What factors have influenced vaccine hesitancy among some groups of workers? And is there anything employers can do to encourage uptake, which could make workplaces safer for all? Professor Sian Moore highlights the main findings from an academic study.
Covid-19 has laid bare the importance of workplace health and safety and offers the opportunity for the revitalisation of occupational health and safety following decades of deregulation.
The pandemic exposed the shortcomings of the Health and Safety Executive and its lack of resources. It also demonstrated the UK’s weak health and safety infrastructure, with an absence of health and safety committees and worker representation on issues that affect workers’ health and wellbeing. Where there were trade union health and safety representatives, they made a difference in ensuring the immediacy of employers’ responses to the pandemic, pressing for risk assessments, but also regulating implementation of measures at the workplace.
The workplace is a major site of Covid infection, as shown by the recent legal case launched by the relatives of those in care homes where hospital patients with coronavirus had been discharged, highlighting the dangers for care workers. Yet, research on Covid-19 has overlooked the importance of the workplace and its centrality to public health.
Frontline workers at increased risk
The experiences of the frontline workers who worked through the pandemic are instructive. The fact that these workers are disproportionately Black and minority ethnic went some way to explain the vulnerability of these communities to the virus. The initial lack of personal protective equipment (PPE) and impossibility of social distancing in health, social care, retail and food production meant that these workers were significantly exposed to the virus.
Crucially, the pandemic has revealed the importance of occupational sick pay in preventing infection. Research by the Centre for Research on Employment and Work at the University of Greenwich found that frontline workers had limited access to occupational sick pay and that statutory sick pay (SSP) was an inadequate replacement. Reliance on SSP inhibits compliance with guidance on self-isolation because they could not survive financially; they could not afford to take time off work. One residential care worker described herself as “a walking weapon”.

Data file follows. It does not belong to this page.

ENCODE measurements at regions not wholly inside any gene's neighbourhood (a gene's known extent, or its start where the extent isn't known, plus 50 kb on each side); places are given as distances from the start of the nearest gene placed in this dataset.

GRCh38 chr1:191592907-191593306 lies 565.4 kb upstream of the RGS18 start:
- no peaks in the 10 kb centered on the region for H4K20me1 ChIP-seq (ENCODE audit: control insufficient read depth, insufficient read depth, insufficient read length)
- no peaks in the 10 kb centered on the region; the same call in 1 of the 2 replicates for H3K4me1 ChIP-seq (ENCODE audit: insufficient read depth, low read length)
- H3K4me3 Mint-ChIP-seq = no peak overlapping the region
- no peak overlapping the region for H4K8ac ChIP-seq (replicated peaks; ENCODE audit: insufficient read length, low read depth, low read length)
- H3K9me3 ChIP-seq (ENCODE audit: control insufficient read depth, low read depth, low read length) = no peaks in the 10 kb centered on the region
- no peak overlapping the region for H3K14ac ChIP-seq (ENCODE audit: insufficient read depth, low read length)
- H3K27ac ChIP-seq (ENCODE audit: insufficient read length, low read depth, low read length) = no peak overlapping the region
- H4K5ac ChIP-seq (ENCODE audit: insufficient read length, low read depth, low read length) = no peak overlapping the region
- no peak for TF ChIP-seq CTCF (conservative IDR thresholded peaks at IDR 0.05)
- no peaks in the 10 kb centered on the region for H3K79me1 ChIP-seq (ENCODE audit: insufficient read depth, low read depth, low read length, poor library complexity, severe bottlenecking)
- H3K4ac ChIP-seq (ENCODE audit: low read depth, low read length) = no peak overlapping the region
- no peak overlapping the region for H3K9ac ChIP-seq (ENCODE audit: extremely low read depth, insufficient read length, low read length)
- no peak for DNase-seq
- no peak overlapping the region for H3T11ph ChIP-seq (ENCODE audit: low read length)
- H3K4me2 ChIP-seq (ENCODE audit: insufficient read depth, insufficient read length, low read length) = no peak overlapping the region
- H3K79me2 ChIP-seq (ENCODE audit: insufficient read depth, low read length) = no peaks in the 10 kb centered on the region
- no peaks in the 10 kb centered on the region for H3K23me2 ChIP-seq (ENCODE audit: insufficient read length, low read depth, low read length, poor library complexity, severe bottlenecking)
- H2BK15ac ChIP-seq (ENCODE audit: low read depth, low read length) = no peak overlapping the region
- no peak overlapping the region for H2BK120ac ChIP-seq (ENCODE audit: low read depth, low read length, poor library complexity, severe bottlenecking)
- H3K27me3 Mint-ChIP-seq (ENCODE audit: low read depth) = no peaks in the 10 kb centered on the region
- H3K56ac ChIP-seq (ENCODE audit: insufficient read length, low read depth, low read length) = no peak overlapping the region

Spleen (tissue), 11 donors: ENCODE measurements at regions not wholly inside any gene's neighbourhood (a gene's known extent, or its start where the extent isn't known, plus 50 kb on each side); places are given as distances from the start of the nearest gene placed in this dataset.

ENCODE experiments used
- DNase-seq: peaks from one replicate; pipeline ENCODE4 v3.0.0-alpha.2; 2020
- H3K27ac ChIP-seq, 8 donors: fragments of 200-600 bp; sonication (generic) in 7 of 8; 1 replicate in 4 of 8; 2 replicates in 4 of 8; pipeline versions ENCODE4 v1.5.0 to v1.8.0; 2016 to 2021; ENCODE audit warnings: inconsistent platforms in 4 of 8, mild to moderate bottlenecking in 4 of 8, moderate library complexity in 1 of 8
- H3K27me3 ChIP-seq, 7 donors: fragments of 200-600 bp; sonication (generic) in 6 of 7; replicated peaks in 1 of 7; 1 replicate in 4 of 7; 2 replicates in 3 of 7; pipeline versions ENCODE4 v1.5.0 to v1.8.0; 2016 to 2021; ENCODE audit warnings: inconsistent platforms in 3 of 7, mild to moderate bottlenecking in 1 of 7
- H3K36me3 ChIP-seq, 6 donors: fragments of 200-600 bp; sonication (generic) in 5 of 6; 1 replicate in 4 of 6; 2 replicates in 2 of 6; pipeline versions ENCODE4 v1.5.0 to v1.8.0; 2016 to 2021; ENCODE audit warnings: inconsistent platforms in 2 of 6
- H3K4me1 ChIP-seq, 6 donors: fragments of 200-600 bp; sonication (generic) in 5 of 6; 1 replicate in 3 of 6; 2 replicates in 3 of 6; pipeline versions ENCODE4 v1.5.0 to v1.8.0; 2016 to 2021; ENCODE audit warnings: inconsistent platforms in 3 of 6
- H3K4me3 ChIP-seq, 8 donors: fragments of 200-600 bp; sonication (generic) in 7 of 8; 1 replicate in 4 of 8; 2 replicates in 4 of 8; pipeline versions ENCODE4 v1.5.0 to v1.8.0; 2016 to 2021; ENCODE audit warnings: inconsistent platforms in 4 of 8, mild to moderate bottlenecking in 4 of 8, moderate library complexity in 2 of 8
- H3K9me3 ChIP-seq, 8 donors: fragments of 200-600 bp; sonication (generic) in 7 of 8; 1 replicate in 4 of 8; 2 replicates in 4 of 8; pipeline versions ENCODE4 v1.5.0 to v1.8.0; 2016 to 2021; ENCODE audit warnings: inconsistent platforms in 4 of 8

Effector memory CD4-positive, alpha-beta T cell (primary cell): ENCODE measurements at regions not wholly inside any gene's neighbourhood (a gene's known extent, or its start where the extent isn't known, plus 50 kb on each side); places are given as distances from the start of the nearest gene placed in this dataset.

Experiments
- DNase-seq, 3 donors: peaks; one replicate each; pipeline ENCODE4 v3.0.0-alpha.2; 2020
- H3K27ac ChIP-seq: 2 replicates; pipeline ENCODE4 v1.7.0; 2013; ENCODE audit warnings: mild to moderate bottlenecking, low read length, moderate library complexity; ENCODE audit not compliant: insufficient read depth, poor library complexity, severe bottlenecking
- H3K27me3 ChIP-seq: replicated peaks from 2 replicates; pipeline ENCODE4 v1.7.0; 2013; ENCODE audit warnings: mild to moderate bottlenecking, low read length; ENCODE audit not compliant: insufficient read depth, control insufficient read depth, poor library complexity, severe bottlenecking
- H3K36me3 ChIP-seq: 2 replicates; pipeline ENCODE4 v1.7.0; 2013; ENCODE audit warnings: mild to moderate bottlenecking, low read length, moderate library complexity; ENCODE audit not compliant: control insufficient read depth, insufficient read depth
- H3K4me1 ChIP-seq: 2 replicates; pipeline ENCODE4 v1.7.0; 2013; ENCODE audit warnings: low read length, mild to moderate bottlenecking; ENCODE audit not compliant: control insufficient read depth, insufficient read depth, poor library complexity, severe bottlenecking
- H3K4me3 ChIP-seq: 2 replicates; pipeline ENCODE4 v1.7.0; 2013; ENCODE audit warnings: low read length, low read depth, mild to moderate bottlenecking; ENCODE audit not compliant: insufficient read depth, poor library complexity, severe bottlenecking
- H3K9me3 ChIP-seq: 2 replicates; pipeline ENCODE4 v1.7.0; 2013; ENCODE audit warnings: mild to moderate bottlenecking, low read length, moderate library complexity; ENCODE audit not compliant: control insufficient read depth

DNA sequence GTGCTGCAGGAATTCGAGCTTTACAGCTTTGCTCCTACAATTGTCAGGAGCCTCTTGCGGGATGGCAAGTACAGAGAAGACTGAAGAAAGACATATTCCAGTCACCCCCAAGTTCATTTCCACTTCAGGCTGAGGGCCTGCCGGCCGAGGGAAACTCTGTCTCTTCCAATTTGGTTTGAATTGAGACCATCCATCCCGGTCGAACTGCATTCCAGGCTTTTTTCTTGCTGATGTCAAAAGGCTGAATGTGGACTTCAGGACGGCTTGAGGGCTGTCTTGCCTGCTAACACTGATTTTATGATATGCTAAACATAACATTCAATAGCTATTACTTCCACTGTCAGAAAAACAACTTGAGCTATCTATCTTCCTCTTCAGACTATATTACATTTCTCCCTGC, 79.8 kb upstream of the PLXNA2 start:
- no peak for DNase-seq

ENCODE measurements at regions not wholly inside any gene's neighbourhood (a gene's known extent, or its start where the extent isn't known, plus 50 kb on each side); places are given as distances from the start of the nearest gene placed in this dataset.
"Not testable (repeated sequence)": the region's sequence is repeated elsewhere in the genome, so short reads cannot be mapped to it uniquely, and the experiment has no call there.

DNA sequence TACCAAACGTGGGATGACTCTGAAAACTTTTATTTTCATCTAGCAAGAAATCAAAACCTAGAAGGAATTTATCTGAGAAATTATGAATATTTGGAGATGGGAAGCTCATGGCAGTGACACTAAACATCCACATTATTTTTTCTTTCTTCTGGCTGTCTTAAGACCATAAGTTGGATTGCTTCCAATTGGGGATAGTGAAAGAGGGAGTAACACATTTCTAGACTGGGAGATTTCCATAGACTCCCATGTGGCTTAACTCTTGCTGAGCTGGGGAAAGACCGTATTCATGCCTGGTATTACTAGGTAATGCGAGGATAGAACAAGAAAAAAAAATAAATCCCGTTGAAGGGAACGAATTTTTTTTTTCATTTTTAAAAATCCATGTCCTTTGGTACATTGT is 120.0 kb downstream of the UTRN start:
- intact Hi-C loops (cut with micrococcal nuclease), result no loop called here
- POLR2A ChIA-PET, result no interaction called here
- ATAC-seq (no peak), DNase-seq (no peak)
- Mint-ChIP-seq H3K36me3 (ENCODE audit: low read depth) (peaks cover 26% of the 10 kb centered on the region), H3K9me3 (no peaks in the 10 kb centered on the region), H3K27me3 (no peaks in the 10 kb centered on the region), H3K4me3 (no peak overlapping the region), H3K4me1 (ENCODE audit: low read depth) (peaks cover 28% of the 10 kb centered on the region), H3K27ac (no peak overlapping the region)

There were specific issues for agency and self-employed workers who had no access to employment rights and limited or no access to sick pay and independent representation. Migrant workers, often agency workers or contract cleaners, similarly lacked protection.
Privatisation and outsourcing also made a difference. Those not directly employed by the organisations they worked for were denied the same employment benefits as directly-employed colleagues, often in the same job. This included having no or limited access to sick pay or the ability to self-isolate, and disparities in access to PPE. Occupational segregation and contractual differences on the basis of race and ethnicity were often promoted by privatisation and outsourcing.
Migrant workers dependent on their employers to remain in the UK, often felt scared of losing their jobs and thus being open about Covid-19 symptoms, of turning down work and challenging employers. Those on zero hours contracts, dependent upon their employer for hours, were reluctant to raise health and safety issues, but also felt pressured to attend work in the context of staff shortages and absence.
The experiences of frontline workers have affected vaccine behaviour. A British Academy project based on a comparison between Oxford (England) and Manchester (New Hampshire, in the US) found that frontline workers felt that governments and employers had not offered them adequate protection from the virus and that they felt undervalued. Such perceptions informed their subsequent vaccine behaviour.